The club of moms berated for publicly breastfeeding just gained another member. Candyce Sousa of Westmount, Quebec, is the latest mother to be told to take it elsewhere when she breastfed her 11-month-old son in a Montreal Walmart checkout line.
The mother was caught off guard when an employee who was ticketing items in the nearby men’s section started to profess loud and aggressive opinions on the subject.
According to Sousa, the employee made comments about how a child her son’s age should not be breastfeeding publicly because he can wait and how only young infants needed to be fed immediately.
“She also made mention that she herself has breastfed two babies, and she never felt the need to publicly display that,” Sousa said.
The criticism came after Sousa decided to feed her baby in a frontal child carrier after having spent an hour in the store.
Upon reporting the incident to the store manager, Sousa was met with shock.
“He didn’t really know what to say other than, ‘People breastfeed here on a regular basis, on a daily basis,’ so he doesn’t see what her problem would have been,” she said.
The sentiment was followed up by an official statement from Walmart, which reiterated Walmart Canada’s support of a breastfeeding mother’s rights “to breastfeed (including nursing directly or pumping/expressing milk) in a public area, including the public areas of our stores, or to be provided assistance in finding a private area if she prefers.
“Our policy also clearly states that under no circumstance should an associate prevent or discourage a customer from breastfeeding in a public area of the store. The situation you describe is unacceptable and we will certainly look into this,” the statement said.
However, according to Sousa, she has yet to receive a response from Walmart Canada after filing her complaint.
Public reaction has been twofold: Some members of the community have been sympathetic to Sousa’s plight, however a great many have told the mom to suck it up and move on. To some degree I see their point — whether we like it or not, breastfeeding is still a taboo subject, so mothers who choose to do it in public need to prepare for the occasional comment or eye roll. It’s rude, wrong and unnecessary, but it does and will happen.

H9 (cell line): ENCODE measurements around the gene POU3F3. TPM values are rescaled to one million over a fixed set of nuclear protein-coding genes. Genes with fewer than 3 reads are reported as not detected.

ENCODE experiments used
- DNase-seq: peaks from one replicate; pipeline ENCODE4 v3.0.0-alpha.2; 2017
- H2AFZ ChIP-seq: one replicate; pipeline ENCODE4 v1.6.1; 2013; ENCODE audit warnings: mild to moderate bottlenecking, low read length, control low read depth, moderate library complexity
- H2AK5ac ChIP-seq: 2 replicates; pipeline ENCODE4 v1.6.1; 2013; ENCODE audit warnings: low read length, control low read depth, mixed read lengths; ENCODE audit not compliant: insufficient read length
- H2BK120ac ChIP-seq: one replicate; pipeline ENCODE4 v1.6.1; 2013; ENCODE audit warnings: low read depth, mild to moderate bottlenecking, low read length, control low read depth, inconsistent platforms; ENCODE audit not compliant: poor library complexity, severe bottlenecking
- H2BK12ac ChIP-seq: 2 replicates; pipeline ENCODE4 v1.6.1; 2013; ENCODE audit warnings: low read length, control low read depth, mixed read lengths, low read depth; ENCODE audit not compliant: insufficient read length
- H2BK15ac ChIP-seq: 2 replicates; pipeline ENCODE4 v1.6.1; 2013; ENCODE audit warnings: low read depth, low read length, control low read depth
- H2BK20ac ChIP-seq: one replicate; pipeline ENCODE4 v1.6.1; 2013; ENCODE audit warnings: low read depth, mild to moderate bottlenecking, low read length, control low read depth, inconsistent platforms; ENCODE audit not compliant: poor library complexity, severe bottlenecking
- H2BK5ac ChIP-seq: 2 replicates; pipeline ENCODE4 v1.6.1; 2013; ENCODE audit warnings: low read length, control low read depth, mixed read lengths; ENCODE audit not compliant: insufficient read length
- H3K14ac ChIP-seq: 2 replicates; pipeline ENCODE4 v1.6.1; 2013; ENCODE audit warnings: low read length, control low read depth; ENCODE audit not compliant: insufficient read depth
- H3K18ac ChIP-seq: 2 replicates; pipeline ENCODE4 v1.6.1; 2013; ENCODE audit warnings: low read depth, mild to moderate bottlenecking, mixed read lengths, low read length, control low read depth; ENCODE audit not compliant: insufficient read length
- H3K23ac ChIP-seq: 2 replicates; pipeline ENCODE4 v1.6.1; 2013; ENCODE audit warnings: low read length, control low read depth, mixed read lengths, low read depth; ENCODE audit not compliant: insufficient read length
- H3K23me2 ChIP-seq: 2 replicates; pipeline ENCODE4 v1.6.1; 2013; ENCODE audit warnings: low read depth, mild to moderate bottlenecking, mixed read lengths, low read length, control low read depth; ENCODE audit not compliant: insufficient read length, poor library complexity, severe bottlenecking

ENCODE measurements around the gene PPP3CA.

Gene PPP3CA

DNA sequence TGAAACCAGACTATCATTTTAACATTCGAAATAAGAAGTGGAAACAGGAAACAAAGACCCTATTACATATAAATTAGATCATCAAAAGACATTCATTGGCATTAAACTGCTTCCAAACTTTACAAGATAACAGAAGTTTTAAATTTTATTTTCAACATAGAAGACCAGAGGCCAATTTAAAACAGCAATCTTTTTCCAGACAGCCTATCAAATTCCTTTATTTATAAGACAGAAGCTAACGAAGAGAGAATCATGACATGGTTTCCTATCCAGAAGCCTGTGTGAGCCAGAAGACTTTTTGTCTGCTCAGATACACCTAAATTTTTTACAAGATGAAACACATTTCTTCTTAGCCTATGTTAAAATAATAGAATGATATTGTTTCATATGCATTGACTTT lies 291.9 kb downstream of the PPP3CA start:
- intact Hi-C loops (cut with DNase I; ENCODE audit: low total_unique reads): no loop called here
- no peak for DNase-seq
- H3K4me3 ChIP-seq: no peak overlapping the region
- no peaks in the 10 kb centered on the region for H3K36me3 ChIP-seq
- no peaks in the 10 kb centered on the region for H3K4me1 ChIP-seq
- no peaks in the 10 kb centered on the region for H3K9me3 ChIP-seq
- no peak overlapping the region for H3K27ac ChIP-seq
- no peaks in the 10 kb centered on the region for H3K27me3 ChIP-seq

However, in an instance like this, where an employee acted in direct defiance of the store policy, I don’t think Sousa is being dramatic in taking things further. And even if she is, she is well within her rights. If, instead of targeting a breastfeeding mother, the employee had told a customer that they were fat or ugly or said that their makeup made them look like a prostitute, the matter almost certainly would have been taken further without raising any eyebrows. It is perhaps because public breastfeeding has seen a kind of wave of popularity in the media that it also receives different treatment to other types of criticism. However, admonishing somebody’s rights on company time and against company policy is wrong, and if Sousa’s actions spare even one other mother having to go through the experience of being publicly berated, then she has done everybody a service.
Sadly, not all mothers have the ability to complain. Not all comments come from employees; some come from opinionated strangers who don’t have to answer to a company policy or higher authority. So what then? How should mothers react if they find themselves the subject of someone’s pointed condemnation?
The way I like to approach it is by trying to model the kind of behavior I’d like to see in my baby. That is, to remain calm, polite and factual. So rather than saying something heated or sarcastic, perhaps say something along the lines of, “I’m sorry this brings you discomfort. However, I believe it is in the best interest of my child. I choose to not voice my opinions of your life choices, and I’d like it if you could afford me the same courtesy.” The other option, of course, is to just ignore the comments entirely. Nothing irritates an opinionated person more, so in a way it’s a perfect response.